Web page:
One U.S. history teacher used the challenge of remote learning to take her students on the virtual field trip of a lifetime.
Cathy Cluck would normally be returning to her Austin, Texas, classroom this time of year if it weren’t for the ongoing coronavirus epidemic in the United States. Instead, she found herself pondering how to transfer her 28 years of classroom experience to online teaching.
“All summer, I’ve just been trying to figure out, number one, how can I build a relationship with kids online that I’ve never met before,” the high school teacher explained. “I struggled in the spring, I think all of us were struggling. All of a sudden, our world shut down.”
As the fall semester approached, Cluck said she was feeling a “little bit panicked and overwhelmed.”
“I was just trying to think…what can I do now that I’ve never been able to do before?” she said. “I had this crazy idea of ‘What if I went to the places that we study?’”
She texted her boss — Steve Ramsey, the principal of Westlake High School — and he responded moments later to give her the go-ahead. Cluck started to formulate a plan.
About a week later, Cluck left on a cross-country journey, equipped with a wifi hot zone and laptop.
Cluck started in Williamsburg, Virginia, then headed to Jamestown and Yorktown before winding her way to Washington D.C., and then driving north to New Jersey to the spot where Alexander Burr shot and killed Alexander Hamilton.
She then headed west to Gettysburg, Pennsylvania, and the Antietam National Battlefield in northwest Maryland.
“It was a whirlwind 15 days, a lot of driving, but it weirdly worked out for the most part,” she laughed. “It was fun.”
Cluck, an AP U.S. History teacher, said she would do her lectures from each historical place and on driving days, she would stop and teach from the road.
“It wasn’t just a teaching thing for me, it was more like a shared experience,” she explained. “That was a cool part of it. I was just looking for something to do to start the school year in a fun way and it ended up feeling like we were all on this trip together.”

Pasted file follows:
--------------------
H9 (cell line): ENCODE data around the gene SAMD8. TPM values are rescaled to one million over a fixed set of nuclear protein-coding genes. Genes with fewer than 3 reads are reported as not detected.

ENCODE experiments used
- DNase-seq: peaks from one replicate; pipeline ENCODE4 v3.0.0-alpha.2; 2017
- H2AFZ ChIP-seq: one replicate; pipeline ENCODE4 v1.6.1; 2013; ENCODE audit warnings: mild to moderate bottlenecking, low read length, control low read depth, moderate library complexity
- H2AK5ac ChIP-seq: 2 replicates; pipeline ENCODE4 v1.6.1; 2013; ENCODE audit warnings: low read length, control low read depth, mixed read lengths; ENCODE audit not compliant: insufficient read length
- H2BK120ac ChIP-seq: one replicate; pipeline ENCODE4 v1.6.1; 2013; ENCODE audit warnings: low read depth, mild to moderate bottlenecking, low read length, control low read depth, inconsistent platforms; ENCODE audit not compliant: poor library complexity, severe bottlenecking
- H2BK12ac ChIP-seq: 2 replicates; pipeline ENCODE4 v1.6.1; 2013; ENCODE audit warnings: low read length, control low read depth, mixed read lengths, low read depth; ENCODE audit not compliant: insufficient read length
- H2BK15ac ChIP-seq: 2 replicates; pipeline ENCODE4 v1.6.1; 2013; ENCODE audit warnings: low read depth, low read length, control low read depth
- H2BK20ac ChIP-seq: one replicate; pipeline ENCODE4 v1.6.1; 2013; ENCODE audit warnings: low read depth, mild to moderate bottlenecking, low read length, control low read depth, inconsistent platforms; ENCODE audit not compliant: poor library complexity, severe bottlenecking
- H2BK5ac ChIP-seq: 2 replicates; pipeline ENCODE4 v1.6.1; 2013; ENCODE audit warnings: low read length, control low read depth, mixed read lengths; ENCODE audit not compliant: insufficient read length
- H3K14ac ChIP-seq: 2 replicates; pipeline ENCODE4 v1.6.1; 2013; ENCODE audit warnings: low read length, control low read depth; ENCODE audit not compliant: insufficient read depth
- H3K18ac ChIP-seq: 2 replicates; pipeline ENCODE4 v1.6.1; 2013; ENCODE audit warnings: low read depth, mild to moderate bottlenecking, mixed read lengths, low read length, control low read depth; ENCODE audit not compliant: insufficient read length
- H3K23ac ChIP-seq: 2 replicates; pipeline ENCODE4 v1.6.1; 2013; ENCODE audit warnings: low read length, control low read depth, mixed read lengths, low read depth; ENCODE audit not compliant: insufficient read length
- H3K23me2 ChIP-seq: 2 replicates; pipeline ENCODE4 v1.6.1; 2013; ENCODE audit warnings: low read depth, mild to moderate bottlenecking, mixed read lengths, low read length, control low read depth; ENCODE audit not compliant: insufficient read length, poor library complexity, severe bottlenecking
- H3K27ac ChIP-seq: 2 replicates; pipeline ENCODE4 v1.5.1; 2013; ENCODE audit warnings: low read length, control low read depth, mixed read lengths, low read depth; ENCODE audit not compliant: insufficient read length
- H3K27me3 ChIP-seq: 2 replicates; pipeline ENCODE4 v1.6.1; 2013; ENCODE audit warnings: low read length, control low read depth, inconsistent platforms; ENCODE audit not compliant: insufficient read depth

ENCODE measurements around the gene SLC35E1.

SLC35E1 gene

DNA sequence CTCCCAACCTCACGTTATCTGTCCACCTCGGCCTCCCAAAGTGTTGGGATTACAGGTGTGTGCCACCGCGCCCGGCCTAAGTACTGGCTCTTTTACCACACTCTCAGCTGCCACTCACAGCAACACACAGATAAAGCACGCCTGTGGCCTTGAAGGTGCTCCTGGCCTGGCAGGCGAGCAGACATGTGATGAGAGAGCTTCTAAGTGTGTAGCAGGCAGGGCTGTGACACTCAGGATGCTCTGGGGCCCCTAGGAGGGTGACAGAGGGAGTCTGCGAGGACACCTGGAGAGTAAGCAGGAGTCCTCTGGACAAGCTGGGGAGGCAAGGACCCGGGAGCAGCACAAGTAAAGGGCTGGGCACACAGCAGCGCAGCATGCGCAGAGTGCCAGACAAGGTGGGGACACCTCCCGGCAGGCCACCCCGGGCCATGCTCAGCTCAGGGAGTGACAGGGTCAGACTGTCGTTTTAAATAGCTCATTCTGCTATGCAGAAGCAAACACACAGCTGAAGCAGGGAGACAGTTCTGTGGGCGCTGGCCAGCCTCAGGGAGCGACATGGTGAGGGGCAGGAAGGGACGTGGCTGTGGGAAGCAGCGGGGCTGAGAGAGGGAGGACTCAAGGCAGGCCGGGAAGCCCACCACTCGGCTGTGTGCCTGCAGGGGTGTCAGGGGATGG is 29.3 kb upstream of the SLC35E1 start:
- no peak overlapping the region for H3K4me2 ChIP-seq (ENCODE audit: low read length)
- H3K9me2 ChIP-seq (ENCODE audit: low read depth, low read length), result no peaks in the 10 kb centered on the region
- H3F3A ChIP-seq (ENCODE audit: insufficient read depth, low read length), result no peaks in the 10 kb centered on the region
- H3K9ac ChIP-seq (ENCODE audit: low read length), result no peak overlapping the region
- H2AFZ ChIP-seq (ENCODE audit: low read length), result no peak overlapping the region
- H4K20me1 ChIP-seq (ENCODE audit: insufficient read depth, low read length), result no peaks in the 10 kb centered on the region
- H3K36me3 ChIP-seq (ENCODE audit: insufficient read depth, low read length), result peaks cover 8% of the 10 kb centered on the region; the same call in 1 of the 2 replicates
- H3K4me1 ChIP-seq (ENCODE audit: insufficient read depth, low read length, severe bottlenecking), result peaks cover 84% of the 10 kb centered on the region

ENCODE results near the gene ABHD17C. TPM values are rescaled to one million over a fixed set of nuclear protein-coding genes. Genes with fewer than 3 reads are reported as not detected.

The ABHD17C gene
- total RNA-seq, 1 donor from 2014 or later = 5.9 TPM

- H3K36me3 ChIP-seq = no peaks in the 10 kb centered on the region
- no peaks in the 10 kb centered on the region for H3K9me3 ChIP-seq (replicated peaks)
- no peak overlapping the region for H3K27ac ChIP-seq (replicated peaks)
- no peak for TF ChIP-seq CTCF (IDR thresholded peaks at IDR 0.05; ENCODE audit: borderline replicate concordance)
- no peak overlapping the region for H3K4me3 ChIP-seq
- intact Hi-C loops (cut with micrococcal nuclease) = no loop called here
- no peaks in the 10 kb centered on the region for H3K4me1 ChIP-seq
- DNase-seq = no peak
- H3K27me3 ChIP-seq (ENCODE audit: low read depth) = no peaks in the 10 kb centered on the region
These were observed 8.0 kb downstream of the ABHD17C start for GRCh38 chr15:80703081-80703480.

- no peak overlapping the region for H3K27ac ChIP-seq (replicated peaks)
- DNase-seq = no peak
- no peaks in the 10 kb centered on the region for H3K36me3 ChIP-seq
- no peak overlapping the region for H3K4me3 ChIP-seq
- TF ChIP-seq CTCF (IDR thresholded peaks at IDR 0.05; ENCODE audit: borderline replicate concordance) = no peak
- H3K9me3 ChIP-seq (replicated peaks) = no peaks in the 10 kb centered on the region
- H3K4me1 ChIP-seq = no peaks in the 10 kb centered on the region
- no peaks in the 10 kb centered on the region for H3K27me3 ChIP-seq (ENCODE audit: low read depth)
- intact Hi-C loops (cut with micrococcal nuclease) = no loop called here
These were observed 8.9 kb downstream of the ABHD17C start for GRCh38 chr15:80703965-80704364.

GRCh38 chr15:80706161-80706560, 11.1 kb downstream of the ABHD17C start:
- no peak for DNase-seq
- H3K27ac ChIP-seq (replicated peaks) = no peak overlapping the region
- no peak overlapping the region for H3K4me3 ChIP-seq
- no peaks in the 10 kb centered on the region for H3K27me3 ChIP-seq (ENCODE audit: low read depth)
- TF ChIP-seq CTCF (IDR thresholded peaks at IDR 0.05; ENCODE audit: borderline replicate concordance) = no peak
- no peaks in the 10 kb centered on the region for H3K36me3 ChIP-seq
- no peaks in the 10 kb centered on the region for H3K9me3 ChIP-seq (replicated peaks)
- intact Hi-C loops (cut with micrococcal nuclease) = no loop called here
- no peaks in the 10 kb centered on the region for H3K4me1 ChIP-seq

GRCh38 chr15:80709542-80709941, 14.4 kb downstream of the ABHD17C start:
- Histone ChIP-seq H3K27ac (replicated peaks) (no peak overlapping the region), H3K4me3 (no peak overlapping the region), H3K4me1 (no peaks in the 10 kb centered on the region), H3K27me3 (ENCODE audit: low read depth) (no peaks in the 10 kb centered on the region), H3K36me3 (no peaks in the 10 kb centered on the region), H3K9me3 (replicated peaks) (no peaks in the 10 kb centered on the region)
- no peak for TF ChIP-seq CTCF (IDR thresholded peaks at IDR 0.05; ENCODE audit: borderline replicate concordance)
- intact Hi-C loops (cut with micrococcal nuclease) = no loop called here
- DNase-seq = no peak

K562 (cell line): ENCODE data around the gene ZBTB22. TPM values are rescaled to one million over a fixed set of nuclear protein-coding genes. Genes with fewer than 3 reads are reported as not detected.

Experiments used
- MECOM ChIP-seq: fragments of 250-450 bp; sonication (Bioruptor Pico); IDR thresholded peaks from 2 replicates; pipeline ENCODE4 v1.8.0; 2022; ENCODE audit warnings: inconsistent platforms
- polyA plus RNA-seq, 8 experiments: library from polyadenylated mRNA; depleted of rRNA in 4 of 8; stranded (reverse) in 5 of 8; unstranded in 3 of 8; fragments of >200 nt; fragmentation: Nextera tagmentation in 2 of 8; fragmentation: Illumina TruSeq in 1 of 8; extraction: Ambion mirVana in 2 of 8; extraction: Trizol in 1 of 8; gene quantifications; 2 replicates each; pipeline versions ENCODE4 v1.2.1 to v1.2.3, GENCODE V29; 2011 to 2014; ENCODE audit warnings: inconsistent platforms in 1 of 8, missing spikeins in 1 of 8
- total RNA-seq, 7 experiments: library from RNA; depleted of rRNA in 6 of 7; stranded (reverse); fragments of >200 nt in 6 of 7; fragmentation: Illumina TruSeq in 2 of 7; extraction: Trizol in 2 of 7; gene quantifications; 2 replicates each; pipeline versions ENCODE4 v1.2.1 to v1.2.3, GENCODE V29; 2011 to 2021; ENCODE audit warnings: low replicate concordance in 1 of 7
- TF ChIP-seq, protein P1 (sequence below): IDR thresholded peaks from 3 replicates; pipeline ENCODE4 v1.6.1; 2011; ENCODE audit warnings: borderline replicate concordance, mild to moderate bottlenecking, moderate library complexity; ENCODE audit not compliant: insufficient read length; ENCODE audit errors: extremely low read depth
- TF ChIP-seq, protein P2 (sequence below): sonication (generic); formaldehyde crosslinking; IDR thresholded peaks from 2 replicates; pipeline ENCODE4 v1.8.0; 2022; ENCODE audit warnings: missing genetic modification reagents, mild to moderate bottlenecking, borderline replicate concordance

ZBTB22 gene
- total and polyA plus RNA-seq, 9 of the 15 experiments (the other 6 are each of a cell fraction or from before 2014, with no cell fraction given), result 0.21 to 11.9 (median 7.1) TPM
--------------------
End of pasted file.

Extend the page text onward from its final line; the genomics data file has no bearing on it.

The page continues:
“They’d ask me at the end of the class, ‘Where we going tomorrow?’” she laughed.
“It was sort of unexpected... there were things that I learned as well, they kind of surprised me,” she said.
As she stood in Jamestown, where some of the first slaves brought to North America arrived hundreds of years ago, she talked to her students thousands of miles away in Texas.
“It made history come alive for me again and I study this stuff,” she said, adding that as the protests and civil unrest unfolded across the country, she had been able to explain some of the nation’s darker history to her students.
“There was this moment I was standing in Jamestown and I was like, this is where the slaves arrived, like 15 feet behind me,” she said. “Our country seems so divided but you have to understand it goes back 400 some years. It’s not something that just happened over the summer or 50 years ago.”
“History isn’t just ‘chapter three of the book, and slaves arrived at Jamestown,’” she said. “It still affects us and everything.”
Cluck is back in Austin now, and her students returned to the classroom at 25% capacity on Tuesday. She said despite the grueling driving schedule, the road trip was refreshing because it inspired her to think positively about the future of the country.
“It was a really good refresher for me to kind of get that break in reality and get back to appreciating the country, and people and just everything,” she said. “It’s easier to see where people are coming from when you literally see where they’re coming from.”
“Seeing that and kind of realizing where we’ve come, what we’ve gone through… and now we’re still here,” she said. “That was reassuring to me.”